Cyclin D1–negative blastoid mantle cell lymphoma exhibiting cleaved to bilobated cytomorphology

Huan-You Wang and Alexey Hodkoff

A 66-year-old man presented with a white blood cell count of 62.6 × 109/L. Peripheral blood (PB) smear showed 80% small- to medium-sized atypical lymphoid cells with irregular to cleaved (panel A; original magnification ×500, Wright-Giemsa stain) or binucleated nuclear contours, and slightly condensed chromatin (panel B; original magnification ×1000, Wright-Giemsa stain). Bone marrow (BM) aspirate (panel C; original magnification ×500, Wright-Giemsa stain) and biopsy (panel D; original magnification ×400, hematoxylin and eosin stain) showed ∼70% atypical lymphoid cells with similar features to those of PB. These lymphoid cells were positive for CD20 (panel E; original magnification ×200) and CD5 (panel F; original magnification ×100), negative for CD3 (panel G; original magnification ×100) and cyclin D1 (not shown), but showed strong nuclear immunoreactivity for SOX11 (panel H; original magnification ×400) and ∼70% proliferation index by Ki-67 (panel I; original magnification ×200). Flow cytometry of PB and BM showed λ-restricted monotypic B cells, positive for FMC-7 but negative for CD23. Conventional karyotyping showed 46,XY[20], and fluorescence in situ hybridization analysis of BM showed no cyclin D1 or MYC rearrangements. A diagnosis of cyclin D1–negative blastoid mantle cell lymphoma (BMCL) was established.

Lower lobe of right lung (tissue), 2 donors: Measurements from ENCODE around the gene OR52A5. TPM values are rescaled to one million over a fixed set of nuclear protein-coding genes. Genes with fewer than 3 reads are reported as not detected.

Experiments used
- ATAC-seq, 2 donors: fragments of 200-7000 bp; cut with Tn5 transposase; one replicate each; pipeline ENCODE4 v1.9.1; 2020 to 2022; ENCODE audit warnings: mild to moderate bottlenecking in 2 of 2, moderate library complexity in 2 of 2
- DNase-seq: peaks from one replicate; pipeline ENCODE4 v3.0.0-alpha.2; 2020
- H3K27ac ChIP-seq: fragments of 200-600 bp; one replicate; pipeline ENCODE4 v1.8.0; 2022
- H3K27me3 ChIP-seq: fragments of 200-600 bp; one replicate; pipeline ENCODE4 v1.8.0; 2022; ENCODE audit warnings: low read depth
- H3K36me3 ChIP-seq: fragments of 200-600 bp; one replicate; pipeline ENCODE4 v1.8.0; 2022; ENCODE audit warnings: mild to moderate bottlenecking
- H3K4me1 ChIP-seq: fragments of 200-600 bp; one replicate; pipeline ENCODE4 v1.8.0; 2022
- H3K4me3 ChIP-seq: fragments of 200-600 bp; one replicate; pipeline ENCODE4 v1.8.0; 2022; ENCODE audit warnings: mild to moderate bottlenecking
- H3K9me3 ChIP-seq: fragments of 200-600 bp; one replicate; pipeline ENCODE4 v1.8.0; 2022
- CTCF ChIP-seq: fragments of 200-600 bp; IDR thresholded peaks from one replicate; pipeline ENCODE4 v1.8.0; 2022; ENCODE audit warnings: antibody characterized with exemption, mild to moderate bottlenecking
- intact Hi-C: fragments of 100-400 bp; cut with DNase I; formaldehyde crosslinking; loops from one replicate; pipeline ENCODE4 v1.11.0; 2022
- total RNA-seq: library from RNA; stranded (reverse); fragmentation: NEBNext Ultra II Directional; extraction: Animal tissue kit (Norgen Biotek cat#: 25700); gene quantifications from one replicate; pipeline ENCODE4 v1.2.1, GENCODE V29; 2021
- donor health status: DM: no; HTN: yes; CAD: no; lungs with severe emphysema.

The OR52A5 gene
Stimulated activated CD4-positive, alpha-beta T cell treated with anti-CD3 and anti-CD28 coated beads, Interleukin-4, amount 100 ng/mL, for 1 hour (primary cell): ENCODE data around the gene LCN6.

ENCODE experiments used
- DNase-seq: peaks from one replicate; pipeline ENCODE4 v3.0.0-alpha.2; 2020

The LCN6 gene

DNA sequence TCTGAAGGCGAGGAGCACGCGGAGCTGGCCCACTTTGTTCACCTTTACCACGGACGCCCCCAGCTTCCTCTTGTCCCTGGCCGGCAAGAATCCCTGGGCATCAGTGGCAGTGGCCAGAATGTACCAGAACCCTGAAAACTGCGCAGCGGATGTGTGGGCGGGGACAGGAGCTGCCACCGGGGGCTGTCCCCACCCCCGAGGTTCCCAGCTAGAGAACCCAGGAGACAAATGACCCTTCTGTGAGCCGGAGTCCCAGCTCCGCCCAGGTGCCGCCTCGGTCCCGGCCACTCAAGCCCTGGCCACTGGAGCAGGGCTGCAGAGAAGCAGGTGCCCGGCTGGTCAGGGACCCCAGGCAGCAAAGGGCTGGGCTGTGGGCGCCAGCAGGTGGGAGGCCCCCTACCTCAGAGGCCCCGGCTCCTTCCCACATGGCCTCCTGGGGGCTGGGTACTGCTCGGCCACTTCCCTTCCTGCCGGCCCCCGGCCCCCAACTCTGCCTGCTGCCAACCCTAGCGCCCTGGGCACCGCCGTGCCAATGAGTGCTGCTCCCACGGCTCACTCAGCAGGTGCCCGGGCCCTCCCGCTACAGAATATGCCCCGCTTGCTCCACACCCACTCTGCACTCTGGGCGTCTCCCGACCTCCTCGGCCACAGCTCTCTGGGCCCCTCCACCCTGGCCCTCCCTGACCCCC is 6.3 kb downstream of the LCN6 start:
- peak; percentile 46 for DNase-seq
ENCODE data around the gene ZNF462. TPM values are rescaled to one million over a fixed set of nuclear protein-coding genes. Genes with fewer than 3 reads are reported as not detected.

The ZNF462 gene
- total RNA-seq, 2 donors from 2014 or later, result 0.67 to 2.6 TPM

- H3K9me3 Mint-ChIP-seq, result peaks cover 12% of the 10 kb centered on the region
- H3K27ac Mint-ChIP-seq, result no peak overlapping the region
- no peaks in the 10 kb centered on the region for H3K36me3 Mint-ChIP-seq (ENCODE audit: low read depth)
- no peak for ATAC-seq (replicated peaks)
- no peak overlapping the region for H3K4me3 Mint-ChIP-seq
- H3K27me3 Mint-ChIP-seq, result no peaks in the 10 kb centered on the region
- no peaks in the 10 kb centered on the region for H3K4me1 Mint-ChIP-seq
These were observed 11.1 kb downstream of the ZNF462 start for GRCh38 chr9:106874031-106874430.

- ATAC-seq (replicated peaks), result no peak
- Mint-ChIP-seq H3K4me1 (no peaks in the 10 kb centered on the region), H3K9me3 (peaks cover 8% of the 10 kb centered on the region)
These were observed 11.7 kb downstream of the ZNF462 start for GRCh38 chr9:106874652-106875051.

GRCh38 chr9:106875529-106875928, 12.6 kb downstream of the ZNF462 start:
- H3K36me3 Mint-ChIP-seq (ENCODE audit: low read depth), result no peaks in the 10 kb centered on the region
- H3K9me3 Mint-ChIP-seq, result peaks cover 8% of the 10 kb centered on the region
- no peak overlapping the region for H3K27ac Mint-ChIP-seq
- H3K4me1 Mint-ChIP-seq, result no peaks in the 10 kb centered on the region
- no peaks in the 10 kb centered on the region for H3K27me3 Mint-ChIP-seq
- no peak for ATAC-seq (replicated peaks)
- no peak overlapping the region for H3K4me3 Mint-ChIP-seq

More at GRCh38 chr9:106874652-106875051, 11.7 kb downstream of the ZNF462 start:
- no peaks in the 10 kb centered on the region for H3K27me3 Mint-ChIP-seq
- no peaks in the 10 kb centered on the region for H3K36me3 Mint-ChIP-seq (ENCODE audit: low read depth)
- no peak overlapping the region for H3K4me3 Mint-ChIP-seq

This is an unusual BMCL with the following 3 features: initial leukemic presentation; markedly irregular to binucleated nuclear contours, which can be confused with other lymphomas such as follicular lymphoma or adult T-cell leukemia/lymphoma; and lack of cyclin D1 at both the protein and genetic level. Next-generation sequencing revealed KMT2D and TP53 mutations but no rearrangement of cyclin D2 or D3, respectively. Cyclin D1–negative MCL is difficult to recognize, but strong SOX11 nuclear immunoreactivity is helpful in this regard.


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